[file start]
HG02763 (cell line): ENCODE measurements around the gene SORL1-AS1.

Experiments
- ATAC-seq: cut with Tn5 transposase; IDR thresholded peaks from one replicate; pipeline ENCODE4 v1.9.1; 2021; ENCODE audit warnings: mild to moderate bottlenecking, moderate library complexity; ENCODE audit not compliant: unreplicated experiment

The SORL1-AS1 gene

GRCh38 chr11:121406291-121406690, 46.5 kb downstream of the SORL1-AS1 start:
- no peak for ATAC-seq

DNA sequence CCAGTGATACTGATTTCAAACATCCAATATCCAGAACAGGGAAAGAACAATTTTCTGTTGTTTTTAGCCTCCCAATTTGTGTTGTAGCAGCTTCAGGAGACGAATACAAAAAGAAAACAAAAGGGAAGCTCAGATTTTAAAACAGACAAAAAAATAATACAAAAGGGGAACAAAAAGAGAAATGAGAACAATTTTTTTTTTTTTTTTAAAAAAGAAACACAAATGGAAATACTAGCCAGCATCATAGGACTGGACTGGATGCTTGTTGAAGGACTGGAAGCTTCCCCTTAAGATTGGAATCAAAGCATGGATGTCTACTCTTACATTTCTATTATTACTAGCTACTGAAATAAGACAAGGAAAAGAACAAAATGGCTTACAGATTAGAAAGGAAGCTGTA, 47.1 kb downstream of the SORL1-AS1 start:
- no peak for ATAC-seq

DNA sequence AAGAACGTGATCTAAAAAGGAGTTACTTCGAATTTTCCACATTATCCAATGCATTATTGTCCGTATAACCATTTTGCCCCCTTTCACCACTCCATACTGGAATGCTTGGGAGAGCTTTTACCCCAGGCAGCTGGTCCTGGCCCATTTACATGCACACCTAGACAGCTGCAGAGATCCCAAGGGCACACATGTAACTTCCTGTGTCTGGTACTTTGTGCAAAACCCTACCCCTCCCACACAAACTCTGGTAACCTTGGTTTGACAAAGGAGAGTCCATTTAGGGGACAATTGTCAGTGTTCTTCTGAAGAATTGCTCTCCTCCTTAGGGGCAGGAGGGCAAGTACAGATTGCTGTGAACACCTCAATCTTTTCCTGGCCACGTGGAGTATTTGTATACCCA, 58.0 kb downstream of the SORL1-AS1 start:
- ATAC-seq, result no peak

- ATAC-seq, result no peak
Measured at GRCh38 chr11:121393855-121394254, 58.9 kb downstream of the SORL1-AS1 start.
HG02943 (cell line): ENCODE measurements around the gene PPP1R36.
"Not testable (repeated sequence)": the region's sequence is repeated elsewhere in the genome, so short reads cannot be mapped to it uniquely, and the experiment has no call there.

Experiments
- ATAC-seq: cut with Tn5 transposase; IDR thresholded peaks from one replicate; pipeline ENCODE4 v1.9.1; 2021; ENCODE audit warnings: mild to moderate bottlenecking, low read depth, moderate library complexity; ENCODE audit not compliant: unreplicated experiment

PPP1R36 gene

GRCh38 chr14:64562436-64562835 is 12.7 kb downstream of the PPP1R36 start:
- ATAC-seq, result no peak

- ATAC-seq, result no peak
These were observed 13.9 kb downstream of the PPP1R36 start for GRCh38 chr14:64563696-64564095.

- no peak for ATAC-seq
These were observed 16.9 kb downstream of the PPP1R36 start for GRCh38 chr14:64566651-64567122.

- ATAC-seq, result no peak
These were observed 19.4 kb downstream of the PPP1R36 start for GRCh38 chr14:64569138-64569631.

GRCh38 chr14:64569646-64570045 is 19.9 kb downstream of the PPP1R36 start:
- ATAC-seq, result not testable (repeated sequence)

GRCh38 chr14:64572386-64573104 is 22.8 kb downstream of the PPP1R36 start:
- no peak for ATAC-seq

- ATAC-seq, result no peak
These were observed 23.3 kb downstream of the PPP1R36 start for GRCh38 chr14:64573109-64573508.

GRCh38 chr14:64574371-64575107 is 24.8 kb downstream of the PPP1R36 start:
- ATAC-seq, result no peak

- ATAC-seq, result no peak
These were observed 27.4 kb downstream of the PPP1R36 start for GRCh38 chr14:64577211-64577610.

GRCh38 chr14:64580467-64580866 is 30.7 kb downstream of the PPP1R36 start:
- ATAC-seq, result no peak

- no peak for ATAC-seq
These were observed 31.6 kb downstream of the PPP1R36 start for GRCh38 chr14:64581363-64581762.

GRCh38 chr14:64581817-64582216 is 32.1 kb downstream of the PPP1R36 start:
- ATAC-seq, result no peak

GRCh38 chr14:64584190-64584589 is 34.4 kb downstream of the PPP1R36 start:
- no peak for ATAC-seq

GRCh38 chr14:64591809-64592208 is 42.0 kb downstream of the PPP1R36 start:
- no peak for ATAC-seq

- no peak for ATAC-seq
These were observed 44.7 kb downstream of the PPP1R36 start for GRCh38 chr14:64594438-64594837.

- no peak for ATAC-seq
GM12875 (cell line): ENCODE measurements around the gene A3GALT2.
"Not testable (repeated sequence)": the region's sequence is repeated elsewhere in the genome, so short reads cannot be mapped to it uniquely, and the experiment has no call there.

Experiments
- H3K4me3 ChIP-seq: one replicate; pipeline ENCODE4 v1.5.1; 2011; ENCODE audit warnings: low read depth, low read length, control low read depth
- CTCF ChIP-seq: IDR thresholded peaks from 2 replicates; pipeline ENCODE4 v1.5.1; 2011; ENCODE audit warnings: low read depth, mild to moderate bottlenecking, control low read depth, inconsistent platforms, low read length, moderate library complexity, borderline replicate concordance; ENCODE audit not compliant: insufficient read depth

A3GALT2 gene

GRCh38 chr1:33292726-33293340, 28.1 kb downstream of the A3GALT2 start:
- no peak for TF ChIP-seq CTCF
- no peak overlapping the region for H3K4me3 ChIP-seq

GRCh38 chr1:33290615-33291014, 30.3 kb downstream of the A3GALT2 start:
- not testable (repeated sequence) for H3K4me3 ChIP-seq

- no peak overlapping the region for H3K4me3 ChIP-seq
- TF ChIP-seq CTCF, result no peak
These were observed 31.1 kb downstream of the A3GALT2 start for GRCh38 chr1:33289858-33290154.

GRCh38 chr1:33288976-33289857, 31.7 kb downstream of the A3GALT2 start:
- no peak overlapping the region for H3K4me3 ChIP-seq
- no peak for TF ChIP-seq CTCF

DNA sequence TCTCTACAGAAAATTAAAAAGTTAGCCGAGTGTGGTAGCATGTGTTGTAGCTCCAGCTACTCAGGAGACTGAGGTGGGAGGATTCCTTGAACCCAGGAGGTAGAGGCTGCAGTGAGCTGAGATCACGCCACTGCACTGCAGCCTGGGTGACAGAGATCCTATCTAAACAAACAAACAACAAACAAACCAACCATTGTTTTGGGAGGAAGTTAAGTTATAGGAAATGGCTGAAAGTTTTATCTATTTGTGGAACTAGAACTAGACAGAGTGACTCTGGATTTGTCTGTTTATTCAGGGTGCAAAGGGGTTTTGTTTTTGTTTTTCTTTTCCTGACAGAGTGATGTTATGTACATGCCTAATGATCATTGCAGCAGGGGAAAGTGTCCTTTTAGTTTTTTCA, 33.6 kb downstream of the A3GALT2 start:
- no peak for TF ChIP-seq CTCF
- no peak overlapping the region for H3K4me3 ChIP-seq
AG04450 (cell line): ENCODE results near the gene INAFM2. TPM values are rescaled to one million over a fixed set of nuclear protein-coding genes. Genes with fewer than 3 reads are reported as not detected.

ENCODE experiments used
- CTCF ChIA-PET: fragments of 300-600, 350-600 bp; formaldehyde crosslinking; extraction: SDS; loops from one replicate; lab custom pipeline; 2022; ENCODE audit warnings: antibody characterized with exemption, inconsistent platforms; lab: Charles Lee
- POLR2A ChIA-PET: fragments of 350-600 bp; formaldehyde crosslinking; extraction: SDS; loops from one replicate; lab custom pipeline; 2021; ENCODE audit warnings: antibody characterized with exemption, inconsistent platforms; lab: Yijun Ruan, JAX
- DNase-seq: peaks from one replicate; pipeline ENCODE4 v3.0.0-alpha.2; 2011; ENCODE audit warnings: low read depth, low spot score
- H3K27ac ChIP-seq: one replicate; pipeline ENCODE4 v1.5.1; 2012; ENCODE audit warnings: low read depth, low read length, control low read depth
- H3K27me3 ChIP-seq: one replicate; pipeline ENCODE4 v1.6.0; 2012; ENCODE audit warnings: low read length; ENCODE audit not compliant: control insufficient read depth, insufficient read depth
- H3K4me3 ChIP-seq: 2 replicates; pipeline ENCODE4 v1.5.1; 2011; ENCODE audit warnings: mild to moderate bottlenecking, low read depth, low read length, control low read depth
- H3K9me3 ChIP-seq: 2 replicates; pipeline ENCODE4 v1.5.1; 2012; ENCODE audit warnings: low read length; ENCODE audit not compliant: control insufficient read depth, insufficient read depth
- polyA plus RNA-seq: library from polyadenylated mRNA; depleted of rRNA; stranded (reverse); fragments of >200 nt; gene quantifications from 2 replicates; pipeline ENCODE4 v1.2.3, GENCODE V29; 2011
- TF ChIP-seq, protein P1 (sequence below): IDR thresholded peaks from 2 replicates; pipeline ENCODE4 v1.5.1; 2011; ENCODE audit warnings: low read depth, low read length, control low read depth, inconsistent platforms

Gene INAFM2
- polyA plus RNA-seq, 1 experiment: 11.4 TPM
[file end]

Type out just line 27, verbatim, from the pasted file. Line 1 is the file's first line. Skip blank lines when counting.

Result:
- ATAC-seq, result not testable (repeated sequence)